Major corporations have joined with market researchers to form Paragon Partnerships which aims create an open-access information hub to support actions addressing the UN Global Goals for Sustainable Development. Ben Cooper examines the aims behind the Unilever-led initiative and asks where companies draw the line between sharing sustainability information for the greater good and retaining insights that might offer competitive advantage.
Companies with a strong commitment to sustainability constantly stress the importance of collaboration with other stakeholders and companies including competitors, to meet shared challenges, the solutions to which will benefit them and the wider world. It is in that spirit that a new initiative, Paragon Partnerships, was launched last month.
Inspired by a call to action from Unilever CEO Paul Polman, Paragon Partnerships aims to bring multinational companies and research firms together to source information and insight that might be useful to any organisation in addressing the UN Global Goals for Sustainable Development.
The UN goals are the three-pronged challenge to achieve three “extraordinary things” by 2030, namely end poverty, combat climate change and fight injustice and inequality. Political will, boots on the ground and funding will clearly be vital in achieving these ambitious aims but so will quality information, data and insight. Polman effectively gave life to the initiative while addressing the Market Research Society conference last year, and it is clear it remains a “big picture” vision.
“Research companies interact with and analyse the behaviours and opinions of billions of people every year”, the Paragon Partnerships website states, providing a unique source of “insight into the human condition”, while their clients, such as Unilever and PepsiCo, use that information to “sharpen the focus” of their sustainability initiatives.
Yet to have its first meeting, details of what sorts of questions will be asked are sketchy but the process as set out on the website seems relatively simple. A steering committee comprising clients, research agencies, academics, NGOs and government partners will convene every quarter to agree three key questions aligned to the UN Global Goals. Those questions will be segmented by country clusters and added to research to be conducted by the market researchers for their clients during that quarter, allowing for the generation of “granular data and insights on the issues affecting people around the world, and in their day-to-day lives”.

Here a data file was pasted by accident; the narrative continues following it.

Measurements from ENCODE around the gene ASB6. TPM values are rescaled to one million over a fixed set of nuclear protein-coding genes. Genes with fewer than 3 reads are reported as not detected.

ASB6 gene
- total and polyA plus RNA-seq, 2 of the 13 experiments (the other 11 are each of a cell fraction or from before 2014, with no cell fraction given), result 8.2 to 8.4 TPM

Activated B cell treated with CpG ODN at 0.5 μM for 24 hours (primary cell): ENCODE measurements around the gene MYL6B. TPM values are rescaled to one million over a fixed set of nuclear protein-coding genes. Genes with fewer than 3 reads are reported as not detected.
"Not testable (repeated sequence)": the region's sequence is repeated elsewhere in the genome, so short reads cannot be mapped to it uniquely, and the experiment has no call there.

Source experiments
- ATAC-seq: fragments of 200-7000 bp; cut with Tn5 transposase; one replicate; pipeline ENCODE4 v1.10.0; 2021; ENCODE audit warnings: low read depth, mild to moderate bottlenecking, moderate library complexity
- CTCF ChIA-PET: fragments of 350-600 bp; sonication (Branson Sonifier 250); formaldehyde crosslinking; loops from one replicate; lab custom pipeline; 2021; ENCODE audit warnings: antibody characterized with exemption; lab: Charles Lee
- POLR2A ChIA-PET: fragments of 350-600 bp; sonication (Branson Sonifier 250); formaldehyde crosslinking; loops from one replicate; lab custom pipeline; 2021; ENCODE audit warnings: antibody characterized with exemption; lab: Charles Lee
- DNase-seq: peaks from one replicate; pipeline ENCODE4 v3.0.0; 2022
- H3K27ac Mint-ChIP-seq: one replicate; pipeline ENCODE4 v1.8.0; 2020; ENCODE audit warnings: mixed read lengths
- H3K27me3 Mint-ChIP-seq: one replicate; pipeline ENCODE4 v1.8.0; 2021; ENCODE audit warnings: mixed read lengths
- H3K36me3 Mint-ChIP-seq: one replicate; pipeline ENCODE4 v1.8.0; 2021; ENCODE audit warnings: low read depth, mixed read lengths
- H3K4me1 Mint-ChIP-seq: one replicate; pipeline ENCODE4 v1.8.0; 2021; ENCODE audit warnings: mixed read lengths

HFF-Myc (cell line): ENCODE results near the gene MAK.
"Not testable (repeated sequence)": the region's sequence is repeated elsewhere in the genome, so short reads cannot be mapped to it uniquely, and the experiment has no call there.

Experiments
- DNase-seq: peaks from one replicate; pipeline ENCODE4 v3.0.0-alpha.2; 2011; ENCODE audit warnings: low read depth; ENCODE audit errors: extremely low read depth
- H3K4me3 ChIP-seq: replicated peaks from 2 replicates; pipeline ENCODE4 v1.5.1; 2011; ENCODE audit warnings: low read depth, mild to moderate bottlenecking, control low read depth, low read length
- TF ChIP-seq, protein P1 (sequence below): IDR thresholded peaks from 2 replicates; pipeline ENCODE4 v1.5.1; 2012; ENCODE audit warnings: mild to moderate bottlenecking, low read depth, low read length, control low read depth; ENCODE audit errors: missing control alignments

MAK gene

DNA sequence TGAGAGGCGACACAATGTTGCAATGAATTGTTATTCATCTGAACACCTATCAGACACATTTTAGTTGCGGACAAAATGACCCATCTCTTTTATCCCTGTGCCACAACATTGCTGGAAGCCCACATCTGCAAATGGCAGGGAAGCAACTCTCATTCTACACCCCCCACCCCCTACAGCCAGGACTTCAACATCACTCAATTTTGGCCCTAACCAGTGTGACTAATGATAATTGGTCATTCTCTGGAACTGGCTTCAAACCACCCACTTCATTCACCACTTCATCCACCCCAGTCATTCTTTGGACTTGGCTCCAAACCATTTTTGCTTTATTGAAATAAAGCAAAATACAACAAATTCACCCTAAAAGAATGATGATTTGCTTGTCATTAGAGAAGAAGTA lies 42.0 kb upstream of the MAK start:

While it is early days, 11 partners are already signed up, comprising a mix of companies, NGOs and market research companies, and including two food businesses, Unilever and PepsiCo.
Jane Frost, chief executive of the Market Research Society, has been instrumental in setting up the initiative with Unilever’s senior vice president for consumer and market insights, Stan Sthanunathan. Frost says she expects many more companies, NGOs and researchers to join as the initiative progresses. “We’re expecting more to come on board as we go forward,” Frost tells just-food. “The key for us was to start a ball rolling. The important thing is to get enough people on board fast so that we can start.”
For Frost, what sets the initiative apart from other multi-stakeholder partnerships is the involvement of research commissioners with providers. “This is a unique development because research companies haven’t got together with commissioners before,” Frost says. “You rarely get the commercial partners, suppliers and commissioners together with a completely joined-up vision and to me that’s exciting.”
Unilever says in a statement to just-food Paragon Partnerships aims to “create a simple central repository of data, specifically targeted at the UN Global Goals”. A further purpose is this new data stream will fill gaps in existing data. “This is the market research industry showing that we don’t just provide insights on what has happened, we create the raw material to help any programme trying to achieve the Global Goals.”
Frost says Paragon Partnerships will also provide the information and evidence NGOs and aid agencies need to support bids for funding, particularly helping smaller organisations with negligible research budgets of their own. By the same token, SMEs should also benefit. “I think the critical point is that it will be open to everyone to access and use,” Frost adds. She says aid agencies might, for example, ask for questions to be included on attitudes to public health or vaccination.